FL’s prolific book challengers explain why they do it

TAMPA, Fla. — From a pandemic to politics, from masked mandates to the bill critically dubbed “Don’t Say Gay,” this school year in Florida, student rights and what’s happening in their classrooms have become battles for the history books.

Amid these battles, the books fueled some of the most heated fights.

In data we obtained from dozens of districts that responded to our requests, Florida school districts received, in total, about 300 official library book challenges during the past school year.

Most of the challenges accused the books in question of being too sexually explicit for students. In one, the plaintiff said a book dealing with LGBTQ issues found in a fifth grade senior classroom promoted “social justice propaganda on a religious level.”

In another, the book aimed to “ultimately push homosexuality,” Dale Galiano described in his challenge to the St. Lucie County School District in January.

“I don’t think an 8-year-old needs to know about sodomy, rape and incest,” Galiano said.

Of the 17 book challenges submitted to St. Lucie County schools last year, Galiano was behind each one, records show.

“I am a widow,” said the 69-year-old pensioner. “Why I care is because these children are my future and this is the future of this country.”

Galiano admitted that she had not read all the pages of the 17 books she challenged.

“I read them in part,” she said, adding that she had reviewed the disputed books with three of her friends.

Although it has been widely reported that parents, including many from the conservative group Moms for Liberty, have issued dozens of formal challenges to districts, Galiano is among the prolific challengers who have filed complaints about the books available at school. without having children enrolled in a .

“I think the Lord needs his children to be cared for,” Gailiano said. “I was chosen because I took it seriously.”

According to Galiano, she was also “chosen” after attending a meeting hosted by the Florida Citizens’ Alliance, a conservative nonprofit that believes America’s public education system is failing.

On its website, the group claims Florida children “are indoctrinated into a school system that infringes on their individual rights and destroys the nation’s founding principles and family values.”

Keith Flaugh is co-founder. He and his wife never had children.

Flaugh, who admits he hasn’t read all the books his group has challenged, said he started questioning the age appropriateness of some novels available in school four years ago. He is described as a US Army veteran who worked at IBM for nearly 30 years in marketing and finance.

When the I-Team asked Flaugh if he had any particular expertise that makes him qualified to make decisions about what books are available to students in school libraries, he replied, “I consider myself a constitutional person. “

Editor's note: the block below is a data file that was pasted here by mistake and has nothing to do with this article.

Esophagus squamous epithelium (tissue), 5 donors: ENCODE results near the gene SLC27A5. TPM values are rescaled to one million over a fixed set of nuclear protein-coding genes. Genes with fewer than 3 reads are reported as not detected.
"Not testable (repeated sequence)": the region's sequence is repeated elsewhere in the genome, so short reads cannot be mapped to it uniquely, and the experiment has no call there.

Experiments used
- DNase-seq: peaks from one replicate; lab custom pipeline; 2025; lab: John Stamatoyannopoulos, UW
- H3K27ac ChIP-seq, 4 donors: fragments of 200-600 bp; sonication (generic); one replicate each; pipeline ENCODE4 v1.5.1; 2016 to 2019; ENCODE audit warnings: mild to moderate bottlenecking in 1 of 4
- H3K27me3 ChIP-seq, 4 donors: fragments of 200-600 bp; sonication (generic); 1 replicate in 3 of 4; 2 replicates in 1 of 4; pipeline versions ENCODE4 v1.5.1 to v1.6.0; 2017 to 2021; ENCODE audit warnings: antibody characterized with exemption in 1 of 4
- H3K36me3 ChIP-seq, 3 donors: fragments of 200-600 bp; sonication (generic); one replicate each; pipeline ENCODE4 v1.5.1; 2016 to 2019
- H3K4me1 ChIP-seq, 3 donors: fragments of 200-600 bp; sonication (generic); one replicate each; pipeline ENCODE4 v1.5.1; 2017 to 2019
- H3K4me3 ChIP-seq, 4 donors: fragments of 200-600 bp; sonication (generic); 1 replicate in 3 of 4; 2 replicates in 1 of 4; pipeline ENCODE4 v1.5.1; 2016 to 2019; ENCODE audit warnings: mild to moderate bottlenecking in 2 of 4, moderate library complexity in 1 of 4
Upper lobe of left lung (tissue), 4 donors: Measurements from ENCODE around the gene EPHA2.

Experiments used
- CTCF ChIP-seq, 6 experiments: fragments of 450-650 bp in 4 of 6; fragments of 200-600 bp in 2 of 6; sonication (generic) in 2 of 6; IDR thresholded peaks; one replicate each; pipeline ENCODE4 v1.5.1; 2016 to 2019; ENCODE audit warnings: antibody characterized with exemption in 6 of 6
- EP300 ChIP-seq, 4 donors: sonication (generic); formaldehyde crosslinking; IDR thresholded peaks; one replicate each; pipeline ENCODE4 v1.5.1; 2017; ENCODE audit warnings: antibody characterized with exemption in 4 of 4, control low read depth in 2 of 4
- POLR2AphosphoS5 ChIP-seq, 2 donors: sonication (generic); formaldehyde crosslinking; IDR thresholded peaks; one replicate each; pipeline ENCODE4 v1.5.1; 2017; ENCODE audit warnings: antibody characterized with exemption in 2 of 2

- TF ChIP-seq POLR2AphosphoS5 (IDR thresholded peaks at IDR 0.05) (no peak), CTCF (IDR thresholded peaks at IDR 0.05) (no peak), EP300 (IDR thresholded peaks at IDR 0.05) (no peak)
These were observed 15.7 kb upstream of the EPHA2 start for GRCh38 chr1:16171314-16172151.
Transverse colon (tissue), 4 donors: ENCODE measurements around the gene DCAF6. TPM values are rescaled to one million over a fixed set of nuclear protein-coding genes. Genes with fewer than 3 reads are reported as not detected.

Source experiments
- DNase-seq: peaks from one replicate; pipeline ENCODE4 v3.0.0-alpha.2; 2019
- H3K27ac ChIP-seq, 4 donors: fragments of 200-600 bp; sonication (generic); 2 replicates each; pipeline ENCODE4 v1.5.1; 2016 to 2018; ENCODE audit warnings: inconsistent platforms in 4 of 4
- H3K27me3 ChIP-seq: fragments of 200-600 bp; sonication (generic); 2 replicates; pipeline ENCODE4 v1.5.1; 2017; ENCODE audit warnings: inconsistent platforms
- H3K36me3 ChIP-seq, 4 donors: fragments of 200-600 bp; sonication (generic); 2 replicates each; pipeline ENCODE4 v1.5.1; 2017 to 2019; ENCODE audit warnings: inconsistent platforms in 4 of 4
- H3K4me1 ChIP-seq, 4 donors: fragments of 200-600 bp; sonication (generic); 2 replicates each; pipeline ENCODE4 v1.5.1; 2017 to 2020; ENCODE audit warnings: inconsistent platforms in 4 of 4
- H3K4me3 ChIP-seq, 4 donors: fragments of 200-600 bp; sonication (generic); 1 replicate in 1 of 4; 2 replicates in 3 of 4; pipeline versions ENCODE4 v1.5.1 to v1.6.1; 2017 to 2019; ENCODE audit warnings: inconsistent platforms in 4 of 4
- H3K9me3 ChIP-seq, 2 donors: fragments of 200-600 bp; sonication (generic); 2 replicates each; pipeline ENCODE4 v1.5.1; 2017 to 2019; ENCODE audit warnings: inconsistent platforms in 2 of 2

His group has been another prolific book challenger in Florida. Records show the Florida Citizens’ Alliance has filed formal complaints in at least a dozen districts across the state, including the 16 challenges submitted to the Polk County School District earlier this year. The group used a model form member also submitted to other county districts.

“We are accused of wanting to ban the books,” Flaugh said. “My typical response to that is we don’t want to ban anything, we want to provide a safe environment for our children.”

Despite all the challenges with school books this year, only a fraction led districts to permanently remove books from school libraries.

Still, the challengers have had an impact as more school districts are now adjusting library policies to give parents control over what their children can and cannot access.

In Indian River County, which received the most book challenges of any district in Florida, school leaders let parents choose the level of books their children could access. However, according to a district spokesperson, few parents have taken advantage of the option.

Other districts have apps that let parents see what their child is looking at in the school library, while some districts, including Sarasota, Polk, and Orange County school districts, are revising their library policies for students this summer.

As for the challengers we spoke with, they have no intention of backing down.

“We think we’re waking up parents and giving them tools to get a better education for their kids,” Flaugh said.

“I am here, I stay,” Galiano said.

Starting in July, a new Florida law takes effect that will make it easier for people to challenge books available at school. Critics have expressed concern that the law will cause more challenges next year or leave districts reluctant to make certain books available to students in the first place.

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